The ‘Sounds’ of space as NASA’s Cassini dives by Saturn

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The recording starts with the patter of a summer squall. Later, a swaying tone that sounds like a radio station that isn't quite tuned in rises and briefly drowns out the chatter.

These are the sounds that NASA's Cassini spacecraft heard on April 26 as it swooped through Saturn's opening between its innermost ring and the planet. These were the first 22 encounters the spacecraft will have before entering Saturn's atmosphere in September.

Numerous dust particle collisions that the spacecraft experienced as it traveled through the rings' plane went undetected by Cassini.

The principal investigator for Cassini's radio and plasma science instrument, William S. Kurth of the University of Iowa, said, "You can hear a couple of clicks."

According to him, the few recorded dust hits sounded like the tiny pops brought on by dust on an LP record. Dr. Kurth claimed that the noise he had anticipated was more akin to "driving through Iowa in a hailstorm."

Scientists and engineers had no idea what to expect because Cassini had never traveled through this area before. At a speed of more than 70,000 miles per hour, Cassini would pass within 2,000 miles of the cloud tops, putting it in danger if a sand grain were to hit it accidentally.

Although the likelihood of such a collision was low, mission managers decided to wait until the mission's final months to send Cassini here because they considered it risky. The spacecraft was pointed with its large radio dish facing forward, acting as a shield as a better-safe-than-sorry safety measure.

There wasn't anything disastrous there wasn't much at all. A micron, or one-25,000th of an inch, in diameter dust particles the size of cigarette smoke, produced a few clicking sounds.

For the record, Cassini did not hear any sounds. After all, it travels through space, where there is no air and no vibration of air molecules to transmit sound. However, the radio waves that Dr. Kurth's device captured from outer space can be converted into sounds just like the ones that the Earth's atmosphere uses to broadcast artists like Taylor Swift, Beyoncé, and Bruno Mars.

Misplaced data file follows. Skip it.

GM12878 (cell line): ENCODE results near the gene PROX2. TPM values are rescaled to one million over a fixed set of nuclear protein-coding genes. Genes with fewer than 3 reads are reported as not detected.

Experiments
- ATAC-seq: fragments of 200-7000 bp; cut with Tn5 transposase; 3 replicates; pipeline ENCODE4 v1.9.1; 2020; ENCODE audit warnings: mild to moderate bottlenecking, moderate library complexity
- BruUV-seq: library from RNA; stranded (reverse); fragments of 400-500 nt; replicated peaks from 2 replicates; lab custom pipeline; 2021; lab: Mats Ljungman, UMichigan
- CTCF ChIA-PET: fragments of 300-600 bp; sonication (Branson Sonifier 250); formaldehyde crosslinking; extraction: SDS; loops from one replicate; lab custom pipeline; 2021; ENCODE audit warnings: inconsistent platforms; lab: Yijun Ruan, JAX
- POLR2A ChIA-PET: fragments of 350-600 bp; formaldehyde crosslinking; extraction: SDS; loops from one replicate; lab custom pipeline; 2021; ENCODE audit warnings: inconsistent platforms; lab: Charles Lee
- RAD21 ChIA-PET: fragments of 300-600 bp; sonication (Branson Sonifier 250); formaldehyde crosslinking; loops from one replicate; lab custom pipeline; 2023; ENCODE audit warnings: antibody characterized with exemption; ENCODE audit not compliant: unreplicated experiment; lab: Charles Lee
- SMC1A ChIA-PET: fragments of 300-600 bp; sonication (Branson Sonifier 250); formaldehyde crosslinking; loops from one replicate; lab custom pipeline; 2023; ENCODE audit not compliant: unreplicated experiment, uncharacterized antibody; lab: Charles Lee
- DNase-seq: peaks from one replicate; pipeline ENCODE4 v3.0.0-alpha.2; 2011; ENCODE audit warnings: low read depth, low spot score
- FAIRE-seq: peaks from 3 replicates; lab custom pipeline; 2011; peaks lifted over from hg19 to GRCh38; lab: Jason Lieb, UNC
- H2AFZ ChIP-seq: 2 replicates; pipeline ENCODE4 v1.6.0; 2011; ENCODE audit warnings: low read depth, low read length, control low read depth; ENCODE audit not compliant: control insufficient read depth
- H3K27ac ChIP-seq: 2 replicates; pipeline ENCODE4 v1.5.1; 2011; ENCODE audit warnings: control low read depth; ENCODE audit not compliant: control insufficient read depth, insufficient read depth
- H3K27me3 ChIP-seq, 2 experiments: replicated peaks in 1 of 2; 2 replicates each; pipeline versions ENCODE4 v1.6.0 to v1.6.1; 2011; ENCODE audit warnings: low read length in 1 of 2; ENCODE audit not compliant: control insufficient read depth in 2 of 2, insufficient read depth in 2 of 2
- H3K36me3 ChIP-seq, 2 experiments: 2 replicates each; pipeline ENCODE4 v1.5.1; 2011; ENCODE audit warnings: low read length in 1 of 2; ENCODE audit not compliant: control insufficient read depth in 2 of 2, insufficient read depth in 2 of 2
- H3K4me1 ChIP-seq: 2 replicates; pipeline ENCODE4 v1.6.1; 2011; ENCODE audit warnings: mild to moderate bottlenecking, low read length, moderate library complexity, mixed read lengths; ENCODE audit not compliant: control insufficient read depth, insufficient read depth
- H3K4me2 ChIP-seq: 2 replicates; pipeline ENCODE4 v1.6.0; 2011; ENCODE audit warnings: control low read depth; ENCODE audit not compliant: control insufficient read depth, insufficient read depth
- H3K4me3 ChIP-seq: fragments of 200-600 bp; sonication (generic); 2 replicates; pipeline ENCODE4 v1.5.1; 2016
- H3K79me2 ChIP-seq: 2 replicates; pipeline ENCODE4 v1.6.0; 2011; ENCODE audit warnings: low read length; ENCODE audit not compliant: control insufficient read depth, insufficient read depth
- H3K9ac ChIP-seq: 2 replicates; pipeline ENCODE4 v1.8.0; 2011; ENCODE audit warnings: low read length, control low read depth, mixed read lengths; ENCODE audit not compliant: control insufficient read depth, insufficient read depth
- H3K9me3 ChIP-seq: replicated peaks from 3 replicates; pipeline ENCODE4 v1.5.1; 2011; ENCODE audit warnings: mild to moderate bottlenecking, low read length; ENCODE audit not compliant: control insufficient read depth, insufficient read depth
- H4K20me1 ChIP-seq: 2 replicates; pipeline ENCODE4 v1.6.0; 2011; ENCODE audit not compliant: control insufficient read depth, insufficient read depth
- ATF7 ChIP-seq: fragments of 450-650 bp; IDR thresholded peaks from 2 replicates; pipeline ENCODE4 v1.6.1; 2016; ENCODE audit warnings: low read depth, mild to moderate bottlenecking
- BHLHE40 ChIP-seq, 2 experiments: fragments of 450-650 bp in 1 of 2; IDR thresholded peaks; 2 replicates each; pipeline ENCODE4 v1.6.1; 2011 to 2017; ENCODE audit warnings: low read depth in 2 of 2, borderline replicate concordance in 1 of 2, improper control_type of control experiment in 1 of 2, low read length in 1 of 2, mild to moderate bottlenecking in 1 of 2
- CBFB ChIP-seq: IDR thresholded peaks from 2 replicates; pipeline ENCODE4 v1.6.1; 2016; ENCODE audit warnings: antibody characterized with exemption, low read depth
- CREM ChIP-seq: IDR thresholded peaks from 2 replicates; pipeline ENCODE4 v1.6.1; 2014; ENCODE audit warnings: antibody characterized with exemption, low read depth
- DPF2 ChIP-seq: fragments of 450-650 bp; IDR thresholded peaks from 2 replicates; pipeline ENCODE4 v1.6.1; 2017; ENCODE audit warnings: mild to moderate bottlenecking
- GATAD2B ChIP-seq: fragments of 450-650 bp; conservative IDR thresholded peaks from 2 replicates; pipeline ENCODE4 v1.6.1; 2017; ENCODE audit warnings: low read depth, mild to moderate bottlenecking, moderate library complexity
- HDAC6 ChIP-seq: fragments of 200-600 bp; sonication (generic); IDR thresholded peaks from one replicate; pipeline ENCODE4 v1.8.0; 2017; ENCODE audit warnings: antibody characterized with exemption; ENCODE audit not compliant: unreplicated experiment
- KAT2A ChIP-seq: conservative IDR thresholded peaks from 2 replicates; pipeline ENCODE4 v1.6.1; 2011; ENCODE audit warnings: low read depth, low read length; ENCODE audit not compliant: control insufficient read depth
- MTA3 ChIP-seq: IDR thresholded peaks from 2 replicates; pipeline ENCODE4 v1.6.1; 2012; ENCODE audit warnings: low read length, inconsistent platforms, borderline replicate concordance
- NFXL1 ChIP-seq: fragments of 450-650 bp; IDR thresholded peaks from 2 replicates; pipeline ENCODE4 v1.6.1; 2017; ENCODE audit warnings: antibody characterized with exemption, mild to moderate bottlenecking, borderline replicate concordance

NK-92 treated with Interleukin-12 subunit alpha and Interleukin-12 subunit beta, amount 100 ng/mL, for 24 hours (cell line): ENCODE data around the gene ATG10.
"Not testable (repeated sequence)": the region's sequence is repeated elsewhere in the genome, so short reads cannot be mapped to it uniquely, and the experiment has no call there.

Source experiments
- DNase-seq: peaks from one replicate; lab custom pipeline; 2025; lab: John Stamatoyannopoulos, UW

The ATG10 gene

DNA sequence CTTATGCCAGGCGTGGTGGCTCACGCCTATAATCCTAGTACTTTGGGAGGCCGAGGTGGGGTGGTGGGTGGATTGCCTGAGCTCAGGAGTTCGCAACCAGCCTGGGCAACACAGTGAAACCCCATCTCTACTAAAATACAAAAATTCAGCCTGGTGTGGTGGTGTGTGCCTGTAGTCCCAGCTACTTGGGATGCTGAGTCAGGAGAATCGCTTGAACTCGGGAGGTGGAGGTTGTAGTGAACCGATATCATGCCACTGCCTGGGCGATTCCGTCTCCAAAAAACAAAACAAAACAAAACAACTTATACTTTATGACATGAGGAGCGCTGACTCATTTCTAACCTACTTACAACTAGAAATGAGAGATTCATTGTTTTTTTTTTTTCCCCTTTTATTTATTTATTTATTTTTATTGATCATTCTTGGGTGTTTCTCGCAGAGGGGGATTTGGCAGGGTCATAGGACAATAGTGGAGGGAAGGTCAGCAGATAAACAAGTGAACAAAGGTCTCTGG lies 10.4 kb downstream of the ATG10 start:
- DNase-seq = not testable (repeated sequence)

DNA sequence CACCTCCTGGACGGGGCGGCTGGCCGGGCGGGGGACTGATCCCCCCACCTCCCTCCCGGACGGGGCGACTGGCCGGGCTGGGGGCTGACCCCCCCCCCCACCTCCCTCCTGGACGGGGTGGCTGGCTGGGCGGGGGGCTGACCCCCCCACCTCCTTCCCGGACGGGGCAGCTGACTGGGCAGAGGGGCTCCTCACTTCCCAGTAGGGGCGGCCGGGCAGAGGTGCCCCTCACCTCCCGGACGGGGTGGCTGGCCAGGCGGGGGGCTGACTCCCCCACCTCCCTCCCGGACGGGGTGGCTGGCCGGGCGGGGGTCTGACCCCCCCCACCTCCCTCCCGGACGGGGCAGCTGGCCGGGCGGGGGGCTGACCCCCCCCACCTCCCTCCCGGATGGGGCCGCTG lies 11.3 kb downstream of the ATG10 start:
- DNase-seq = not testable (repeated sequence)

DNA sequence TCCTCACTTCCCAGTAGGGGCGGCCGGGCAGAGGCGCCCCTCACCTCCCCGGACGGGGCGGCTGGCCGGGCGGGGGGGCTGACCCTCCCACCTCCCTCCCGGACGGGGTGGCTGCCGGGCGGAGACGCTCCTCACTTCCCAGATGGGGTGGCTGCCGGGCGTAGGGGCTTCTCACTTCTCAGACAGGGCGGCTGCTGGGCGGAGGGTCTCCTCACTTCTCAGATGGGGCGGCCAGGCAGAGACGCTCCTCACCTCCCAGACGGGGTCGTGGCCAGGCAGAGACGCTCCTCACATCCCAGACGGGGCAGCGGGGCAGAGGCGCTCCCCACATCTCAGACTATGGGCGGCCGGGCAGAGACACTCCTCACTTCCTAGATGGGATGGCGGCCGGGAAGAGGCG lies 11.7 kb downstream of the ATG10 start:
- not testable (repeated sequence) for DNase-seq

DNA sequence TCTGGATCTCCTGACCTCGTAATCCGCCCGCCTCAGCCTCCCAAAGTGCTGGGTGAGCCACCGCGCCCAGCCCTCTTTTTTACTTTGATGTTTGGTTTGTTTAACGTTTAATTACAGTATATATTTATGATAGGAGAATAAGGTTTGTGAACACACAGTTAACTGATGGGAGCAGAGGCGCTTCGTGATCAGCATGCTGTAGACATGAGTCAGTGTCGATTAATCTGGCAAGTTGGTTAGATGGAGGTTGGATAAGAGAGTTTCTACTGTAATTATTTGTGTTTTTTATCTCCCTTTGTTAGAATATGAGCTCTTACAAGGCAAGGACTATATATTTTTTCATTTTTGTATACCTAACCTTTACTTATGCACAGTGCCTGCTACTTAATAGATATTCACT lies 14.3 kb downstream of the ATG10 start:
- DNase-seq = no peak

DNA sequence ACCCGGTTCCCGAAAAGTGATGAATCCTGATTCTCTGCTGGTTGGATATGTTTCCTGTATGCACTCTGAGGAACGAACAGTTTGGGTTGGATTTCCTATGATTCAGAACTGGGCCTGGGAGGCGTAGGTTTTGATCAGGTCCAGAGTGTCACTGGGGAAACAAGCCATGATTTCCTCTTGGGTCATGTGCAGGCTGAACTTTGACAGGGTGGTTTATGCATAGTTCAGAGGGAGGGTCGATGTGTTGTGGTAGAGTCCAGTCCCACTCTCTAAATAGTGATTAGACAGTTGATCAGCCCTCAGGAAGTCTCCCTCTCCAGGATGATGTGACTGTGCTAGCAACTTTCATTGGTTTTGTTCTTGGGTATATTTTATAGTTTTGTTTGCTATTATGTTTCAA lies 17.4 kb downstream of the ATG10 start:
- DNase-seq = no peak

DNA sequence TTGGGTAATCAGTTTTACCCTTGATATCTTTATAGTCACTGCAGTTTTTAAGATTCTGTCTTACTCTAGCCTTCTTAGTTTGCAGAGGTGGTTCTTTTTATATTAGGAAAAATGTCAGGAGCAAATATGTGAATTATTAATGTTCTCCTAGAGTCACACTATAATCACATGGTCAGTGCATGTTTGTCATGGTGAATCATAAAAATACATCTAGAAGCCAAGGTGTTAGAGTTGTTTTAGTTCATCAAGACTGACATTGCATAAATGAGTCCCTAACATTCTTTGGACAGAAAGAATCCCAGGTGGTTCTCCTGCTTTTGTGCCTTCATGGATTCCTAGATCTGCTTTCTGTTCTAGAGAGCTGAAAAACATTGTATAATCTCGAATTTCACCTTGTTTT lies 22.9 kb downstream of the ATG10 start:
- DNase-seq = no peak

According to Dr. Kurth, the background noise was probably oscillations of charged particles in the upper ionosphere of Saturn, where solar and cosmic radiation breaks down atoms. When the charged particles oscillate in unison, the louder tones are almost certainly "whistler mode emissions."

The sound produced by the dust particles is unique in its own right.

When the dust and a small portion of the spacecraft make contact with Cassini, they vaporize into tiny clouds of extremely hot gas that produce radio waves when electrons are ripped from atoms.

The actual physics is still a bit controversial. According to Sigrid Close, an associate professor of aeronautics and astronautics at Stanford, "people aren't sure what they're seeing."

Her theory, which is supported by lab tests and computer simulations, states that the lighter electrons initially move away from the ions more quickly, creating an electric field that pulls them in that direction, where they then oscillate back and forth.

Lightning produces pulses of a similar radio frequency, she claimed.

This may be a crucial process for spacecraft closer to Earth, such as military and commercial satellites in orbit around the planet since pulses produced by intense dust strikes could damage their electronic systems.

The number of dust impacts per second when Cassini passed through a weak Saturn ring in December was in the hundreds.

Cassini can conduct additional scientific observations because it does not need to use its antenna as a shield. After all, the gap between Saturn and its innermost ring is safe.

Tuesday saw the first direct examination of the ring particles by another instrument, the cosmic dust analyzer, during its second dive through the gap. The dust analyzer can now record particles smaller than radio waves could have picked up during the initial pass. Additionally, Cassini made magnetic measurements that will be used to calculate the size of a Saturnian day. Saturn's clouds make it difficult to determine how quickly the underlying planet rotates, so this remains a mystery.

On Wednesday morning, Cassini reconnected with Earth and is transmitting the findings of the second dive.

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